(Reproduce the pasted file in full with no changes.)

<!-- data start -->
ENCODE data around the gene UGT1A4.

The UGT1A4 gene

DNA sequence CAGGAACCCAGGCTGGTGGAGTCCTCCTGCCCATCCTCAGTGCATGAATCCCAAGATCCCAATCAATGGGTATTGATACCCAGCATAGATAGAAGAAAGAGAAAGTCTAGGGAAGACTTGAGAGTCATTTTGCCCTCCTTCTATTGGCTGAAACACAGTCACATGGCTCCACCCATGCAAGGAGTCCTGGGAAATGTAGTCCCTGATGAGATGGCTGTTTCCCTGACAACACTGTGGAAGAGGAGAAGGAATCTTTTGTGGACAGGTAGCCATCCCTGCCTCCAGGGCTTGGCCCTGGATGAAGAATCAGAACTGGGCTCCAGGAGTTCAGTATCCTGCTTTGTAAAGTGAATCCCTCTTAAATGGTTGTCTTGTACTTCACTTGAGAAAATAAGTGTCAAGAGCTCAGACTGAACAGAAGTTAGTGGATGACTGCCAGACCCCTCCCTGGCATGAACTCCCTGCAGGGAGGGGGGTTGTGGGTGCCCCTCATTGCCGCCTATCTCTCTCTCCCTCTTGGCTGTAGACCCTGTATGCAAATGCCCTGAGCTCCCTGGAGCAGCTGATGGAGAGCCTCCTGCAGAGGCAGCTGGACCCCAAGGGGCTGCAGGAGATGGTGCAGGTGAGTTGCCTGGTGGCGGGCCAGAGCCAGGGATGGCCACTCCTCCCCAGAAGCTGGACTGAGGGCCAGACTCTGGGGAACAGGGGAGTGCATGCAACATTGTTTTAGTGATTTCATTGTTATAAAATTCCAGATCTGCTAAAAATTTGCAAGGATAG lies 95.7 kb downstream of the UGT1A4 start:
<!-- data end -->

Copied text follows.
ENCODE data around the gene UGT1A4.

The UGT1A4 gene

DNA sequence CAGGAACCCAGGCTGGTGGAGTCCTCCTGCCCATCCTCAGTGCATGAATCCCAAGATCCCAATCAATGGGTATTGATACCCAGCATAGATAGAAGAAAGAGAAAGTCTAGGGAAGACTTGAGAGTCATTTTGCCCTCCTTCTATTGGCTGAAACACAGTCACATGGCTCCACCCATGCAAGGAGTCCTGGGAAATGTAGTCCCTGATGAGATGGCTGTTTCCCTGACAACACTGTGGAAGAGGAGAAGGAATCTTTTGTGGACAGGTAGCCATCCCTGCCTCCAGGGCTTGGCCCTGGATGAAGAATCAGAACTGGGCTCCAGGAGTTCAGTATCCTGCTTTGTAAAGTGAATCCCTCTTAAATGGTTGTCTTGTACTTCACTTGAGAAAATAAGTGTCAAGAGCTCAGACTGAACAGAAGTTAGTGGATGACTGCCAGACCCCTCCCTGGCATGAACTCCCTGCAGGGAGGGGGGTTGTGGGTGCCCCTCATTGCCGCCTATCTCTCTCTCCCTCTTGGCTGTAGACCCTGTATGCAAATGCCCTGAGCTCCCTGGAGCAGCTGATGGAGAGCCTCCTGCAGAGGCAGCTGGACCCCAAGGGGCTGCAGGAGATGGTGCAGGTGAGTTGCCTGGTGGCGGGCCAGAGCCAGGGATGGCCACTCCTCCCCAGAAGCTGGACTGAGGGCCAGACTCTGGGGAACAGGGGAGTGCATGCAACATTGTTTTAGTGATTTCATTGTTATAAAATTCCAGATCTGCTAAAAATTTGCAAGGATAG lies 95.7 kb downstream of the UGT1A4 start: